Headless WordPress

Stephen Evans
Thursday 11 November 2021

The term ‘headless WordPress’ has become a common topic for discussion within the WordPress community. What is it and why does it matter?

What is headless WordPress?

Headless WordPress is for situations where WordPress is not used to render the content to make a web page. Instead, content managed by WordPress is delivered via other systems that convert the content into a web page or other digital content.

There are different ways to do this, but a common combination is to use a plugin called GraphQL to convert WordPress content into a format (typically JSON) that can be read by a system such Gatsby or Next.js to create web pages.

Gatsby are and Next.js based on a JavaScript framework called React. Gatsby can only create static pages, but the pages load very quickly. On the other hand, Next.js can generate dynamic and static pages that are good for large sites.

Speed is everything

One of the main advantages of headless WordPress is the reduced time it takes to render a web page. This is particularly important as Google now analyses how web pages are rendered. Google’s ‘Core Web Vitals‘ analyse three specific page speed and user interaction measurements:

  • Largest contentful paint (LCP) – how long it takes for the main content on a page to appear.
  • First input delay (FID) – the shortest time it takes for a user to start interacting with a page.
  • Cumulative layout shift (CLS) – how stable a page is as it loads e.g. a page might move around as different elements are loaded.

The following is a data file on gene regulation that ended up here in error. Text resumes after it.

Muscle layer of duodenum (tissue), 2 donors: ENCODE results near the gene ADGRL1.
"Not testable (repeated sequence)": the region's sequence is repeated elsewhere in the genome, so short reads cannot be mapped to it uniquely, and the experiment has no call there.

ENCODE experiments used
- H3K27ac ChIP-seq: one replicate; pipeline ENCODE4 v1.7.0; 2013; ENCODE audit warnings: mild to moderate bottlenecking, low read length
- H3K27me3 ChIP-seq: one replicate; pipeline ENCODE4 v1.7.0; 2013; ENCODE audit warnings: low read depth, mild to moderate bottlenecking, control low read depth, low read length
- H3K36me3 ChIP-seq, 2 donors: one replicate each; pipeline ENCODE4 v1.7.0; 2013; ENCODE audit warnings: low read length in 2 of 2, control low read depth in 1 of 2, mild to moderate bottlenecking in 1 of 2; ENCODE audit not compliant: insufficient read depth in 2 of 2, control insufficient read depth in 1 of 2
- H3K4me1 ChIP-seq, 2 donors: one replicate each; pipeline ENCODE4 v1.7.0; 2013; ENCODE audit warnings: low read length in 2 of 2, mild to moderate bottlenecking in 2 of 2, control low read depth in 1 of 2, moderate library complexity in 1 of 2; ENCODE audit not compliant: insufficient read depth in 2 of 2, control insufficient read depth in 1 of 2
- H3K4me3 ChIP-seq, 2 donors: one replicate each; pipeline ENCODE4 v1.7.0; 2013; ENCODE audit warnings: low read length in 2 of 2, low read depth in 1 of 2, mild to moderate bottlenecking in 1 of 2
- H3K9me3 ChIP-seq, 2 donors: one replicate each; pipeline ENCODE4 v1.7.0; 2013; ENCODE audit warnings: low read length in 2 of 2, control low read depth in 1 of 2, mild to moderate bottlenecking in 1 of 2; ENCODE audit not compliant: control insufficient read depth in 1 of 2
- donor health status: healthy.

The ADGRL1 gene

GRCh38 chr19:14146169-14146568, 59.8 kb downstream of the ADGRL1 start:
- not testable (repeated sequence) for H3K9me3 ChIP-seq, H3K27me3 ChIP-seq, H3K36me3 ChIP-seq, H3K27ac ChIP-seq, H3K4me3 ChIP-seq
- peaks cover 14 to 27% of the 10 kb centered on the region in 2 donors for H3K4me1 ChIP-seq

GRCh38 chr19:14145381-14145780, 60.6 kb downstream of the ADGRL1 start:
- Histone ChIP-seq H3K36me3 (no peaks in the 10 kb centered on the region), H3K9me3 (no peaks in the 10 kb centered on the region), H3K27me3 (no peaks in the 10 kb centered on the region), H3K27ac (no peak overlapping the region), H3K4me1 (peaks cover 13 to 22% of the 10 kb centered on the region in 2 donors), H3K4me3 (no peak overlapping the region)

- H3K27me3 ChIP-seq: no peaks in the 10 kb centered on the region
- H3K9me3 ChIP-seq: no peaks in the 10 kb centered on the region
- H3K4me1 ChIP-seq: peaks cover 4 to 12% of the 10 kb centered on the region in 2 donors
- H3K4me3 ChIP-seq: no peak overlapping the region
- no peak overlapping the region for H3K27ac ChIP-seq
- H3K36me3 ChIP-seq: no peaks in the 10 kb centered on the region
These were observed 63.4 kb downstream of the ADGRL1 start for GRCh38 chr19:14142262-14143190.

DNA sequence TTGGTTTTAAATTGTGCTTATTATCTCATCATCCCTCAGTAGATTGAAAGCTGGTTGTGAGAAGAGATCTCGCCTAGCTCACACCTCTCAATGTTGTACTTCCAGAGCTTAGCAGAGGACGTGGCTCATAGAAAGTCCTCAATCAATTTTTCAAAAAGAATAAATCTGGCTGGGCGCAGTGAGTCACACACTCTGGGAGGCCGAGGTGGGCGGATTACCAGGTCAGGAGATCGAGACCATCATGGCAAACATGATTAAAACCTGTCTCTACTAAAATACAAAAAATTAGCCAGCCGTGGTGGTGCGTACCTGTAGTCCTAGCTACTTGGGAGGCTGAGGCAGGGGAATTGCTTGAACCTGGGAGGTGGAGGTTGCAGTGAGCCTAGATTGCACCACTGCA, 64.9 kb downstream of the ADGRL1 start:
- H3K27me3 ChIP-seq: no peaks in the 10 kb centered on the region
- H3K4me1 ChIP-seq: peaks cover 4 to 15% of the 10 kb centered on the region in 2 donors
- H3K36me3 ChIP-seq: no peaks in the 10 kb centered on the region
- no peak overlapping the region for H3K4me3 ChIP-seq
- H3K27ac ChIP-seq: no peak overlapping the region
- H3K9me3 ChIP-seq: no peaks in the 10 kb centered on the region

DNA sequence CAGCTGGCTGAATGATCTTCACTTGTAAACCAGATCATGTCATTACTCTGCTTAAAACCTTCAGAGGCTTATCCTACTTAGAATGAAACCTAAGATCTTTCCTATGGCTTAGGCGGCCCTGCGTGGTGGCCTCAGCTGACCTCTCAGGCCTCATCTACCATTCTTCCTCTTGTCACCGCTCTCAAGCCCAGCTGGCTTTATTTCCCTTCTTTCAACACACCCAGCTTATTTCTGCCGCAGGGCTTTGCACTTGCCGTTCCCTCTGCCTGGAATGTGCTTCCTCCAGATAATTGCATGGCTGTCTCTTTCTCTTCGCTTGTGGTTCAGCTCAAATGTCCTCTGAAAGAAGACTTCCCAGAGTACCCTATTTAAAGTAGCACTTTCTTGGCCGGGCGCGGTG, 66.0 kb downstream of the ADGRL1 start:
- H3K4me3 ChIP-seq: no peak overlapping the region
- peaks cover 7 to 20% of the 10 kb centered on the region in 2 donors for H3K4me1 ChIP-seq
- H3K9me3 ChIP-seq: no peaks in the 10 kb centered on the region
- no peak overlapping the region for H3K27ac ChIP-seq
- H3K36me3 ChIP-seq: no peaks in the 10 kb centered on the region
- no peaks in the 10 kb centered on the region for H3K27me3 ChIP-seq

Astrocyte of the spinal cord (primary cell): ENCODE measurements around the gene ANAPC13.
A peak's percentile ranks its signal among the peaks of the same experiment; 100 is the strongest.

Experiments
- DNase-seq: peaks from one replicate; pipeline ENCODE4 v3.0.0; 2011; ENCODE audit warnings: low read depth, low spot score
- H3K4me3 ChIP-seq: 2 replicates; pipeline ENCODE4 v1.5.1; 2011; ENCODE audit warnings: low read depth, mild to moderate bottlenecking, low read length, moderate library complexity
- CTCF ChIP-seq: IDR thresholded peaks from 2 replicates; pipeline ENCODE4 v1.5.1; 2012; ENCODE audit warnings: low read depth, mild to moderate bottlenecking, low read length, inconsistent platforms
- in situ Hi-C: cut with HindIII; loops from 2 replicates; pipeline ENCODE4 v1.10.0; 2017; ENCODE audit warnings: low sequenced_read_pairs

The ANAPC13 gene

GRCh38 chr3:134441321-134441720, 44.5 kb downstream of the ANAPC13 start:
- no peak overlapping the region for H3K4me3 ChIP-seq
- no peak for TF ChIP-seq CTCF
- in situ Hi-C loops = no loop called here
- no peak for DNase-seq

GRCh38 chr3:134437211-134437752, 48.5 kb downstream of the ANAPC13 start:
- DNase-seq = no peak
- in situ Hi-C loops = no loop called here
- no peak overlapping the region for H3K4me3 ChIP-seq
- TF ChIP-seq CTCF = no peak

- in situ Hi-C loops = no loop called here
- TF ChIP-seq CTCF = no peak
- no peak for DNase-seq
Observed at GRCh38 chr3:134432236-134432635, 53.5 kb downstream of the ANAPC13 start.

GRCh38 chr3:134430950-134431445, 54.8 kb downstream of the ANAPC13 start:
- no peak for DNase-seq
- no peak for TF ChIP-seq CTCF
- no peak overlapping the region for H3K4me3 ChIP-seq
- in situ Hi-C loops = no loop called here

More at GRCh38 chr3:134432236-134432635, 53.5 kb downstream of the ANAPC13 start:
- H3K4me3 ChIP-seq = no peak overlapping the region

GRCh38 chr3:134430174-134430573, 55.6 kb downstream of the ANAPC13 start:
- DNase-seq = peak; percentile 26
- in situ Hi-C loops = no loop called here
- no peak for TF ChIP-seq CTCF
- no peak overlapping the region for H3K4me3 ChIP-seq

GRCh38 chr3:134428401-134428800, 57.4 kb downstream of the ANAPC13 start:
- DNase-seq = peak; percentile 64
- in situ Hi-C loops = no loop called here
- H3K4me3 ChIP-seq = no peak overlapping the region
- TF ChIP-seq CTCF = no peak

Together these are part of Google’s page experience score i.e. the page’s overall usability.Google core web vitals

Headless WordPress solves these problems by optimising any images and pre-rendering the page.

Pros and cons

In addition to fast page rendering, headless WordPress offers the following benefits:

  • Modern developer experience – having a decoupled architecture means that workflow is no longer tied to WordPress.
  • Better security – fewer WordPress plugins to maintain and support.
  • WordPress interface is used to add and edit content, which reduces training and user management.
  • Flexibility – can use different data sources alongside WordPress and combine to make a single output.
  • The same source data can be used for different applications.


On the other hand, there are some downsides to this approach:

  • Need to keep associated systems (e.g. Gatsby) up to date as well as WordPress.
  • Previewing content is more difficult.
  • Not good for teams who are not comfortable with JavaScript.
  • Not good for teams without developers.
  • Not good fit for teams who build sites via multi-purpose themes like Divi.


Headless WordPress technologies give the University the potential to publish content in creative ways that improve the user experience. At the moment we do not have any specific plans to use headless WordPress, but we will be keeping a close eye on how this technology evolves.

For further information about headless WordPress see the resources from WP Engine.

Related topics

Share this story